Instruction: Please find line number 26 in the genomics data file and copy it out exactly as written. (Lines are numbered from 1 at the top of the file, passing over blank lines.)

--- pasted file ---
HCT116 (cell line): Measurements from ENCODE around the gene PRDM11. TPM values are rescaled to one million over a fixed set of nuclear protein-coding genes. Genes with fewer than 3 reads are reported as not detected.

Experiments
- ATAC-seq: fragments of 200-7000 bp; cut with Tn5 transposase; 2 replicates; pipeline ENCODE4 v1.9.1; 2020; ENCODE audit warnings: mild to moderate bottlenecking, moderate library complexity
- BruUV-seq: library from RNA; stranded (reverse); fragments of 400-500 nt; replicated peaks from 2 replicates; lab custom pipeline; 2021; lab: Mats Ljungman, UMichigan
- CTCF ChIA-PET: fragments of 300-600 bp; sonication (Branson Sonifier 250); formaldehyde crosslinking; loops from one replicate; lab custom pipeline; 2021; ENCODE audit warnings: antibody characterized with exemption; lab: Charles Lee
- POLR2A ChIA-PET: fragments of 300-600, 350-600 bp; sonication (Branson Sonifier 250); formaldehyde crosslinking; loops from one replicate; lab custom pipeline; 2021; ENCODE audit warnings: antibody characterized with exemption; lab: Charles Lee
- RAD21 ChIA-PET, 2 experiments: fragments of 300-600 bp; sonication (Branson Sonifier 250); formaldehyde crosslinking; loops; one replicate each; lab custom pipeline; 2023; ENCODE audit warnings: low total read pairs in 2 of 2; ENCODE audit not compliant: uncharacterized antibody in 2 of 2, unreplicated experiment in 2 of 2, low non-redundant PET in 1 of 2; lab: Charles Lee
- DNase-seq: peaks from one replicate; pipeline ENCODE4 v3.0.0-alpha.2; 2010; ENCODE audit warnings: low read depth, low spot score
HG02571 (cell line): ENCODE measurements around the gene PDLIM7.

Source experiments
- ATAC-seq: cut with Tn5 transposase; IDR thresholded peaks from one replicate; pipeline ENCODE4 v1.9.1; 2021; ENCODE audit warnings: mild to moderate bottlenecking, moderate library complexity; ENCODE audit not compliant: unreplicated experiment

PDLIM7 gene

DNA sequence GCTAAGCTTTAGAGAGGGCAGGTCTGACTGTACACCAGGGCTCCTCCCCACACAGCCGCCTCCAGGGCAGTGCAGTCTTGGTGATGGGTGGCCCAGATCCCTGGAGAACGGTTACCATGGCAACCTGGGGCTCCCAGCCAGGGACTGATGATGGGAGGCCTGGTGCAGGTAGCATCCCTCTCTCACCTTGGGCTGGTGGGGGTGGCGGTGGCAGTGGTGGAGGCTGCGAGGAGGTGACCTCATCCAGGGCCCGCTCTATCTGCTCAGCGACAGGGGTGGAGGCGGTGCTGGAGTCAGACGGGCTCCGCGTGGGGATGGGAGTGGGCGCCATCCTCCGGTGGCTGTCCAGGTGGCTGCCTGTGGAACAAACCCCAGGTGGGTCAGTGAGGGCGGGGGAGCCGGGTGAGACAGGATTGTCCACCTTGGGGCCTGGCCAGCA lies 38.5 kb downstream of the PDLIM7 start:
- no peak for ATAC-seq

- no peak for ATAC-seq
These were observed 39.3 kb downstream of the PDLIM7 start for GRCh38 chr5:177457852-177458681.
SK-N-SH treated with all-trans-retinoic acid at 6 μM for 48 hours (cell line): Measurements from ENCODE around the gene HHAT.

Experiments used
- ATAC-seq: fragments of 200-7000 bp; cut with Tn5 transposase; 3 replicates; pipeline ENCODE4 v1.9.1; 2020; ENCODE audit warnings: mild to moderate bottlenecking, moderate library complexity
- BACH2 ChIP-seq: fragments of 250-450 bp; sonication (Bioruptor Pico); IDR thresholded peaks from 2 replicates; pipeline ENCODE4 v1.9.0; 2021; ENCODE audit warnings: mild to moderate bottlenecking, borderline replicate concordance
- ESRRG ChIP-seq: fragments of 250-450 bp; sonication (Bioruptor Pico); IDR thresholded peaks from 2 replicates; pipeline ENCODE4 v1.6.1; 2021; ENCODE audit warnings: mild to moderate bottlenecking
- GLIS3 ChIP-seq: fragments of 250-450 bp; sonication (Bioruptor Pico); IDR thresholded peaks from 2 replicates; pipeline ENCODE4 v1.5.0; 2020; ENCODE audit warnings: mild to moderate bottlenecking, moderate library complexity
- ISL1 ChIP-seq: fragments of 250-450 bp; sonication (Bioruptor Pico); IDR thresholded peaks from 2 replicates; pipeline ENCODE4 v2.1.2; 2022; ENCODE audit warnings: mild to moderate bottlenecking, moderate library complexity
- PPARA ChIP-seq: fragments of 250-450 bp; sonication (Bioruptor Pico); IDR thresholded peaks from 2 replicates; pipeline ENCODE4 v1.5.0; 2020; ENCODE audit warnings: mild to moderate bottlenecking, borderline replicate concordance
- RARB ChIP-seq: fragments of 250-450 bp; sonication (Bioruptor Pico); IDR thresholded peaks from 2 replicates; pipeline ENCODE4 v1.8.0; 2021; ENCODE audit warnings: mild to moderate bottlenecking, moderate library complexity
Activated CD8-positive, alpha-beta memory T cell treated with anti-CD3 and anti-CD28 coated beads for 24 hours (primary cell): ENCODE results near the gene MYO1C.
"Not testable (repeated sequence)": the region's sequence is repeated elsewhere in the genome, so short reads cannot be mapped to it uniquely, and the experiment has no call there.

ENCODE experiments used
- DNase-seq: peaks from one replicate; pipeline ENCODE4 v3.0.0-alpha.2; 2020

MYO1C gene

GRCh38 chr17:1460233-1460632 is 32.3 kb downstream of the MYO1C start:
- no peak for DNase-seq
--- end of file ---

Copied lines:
Activated CD8-positive, alpha-beta memory T cell treated with anti-CD3 and anti-CD28 coated beads for 24 hours (primary cell): ENCODE results near the gene MYO1C.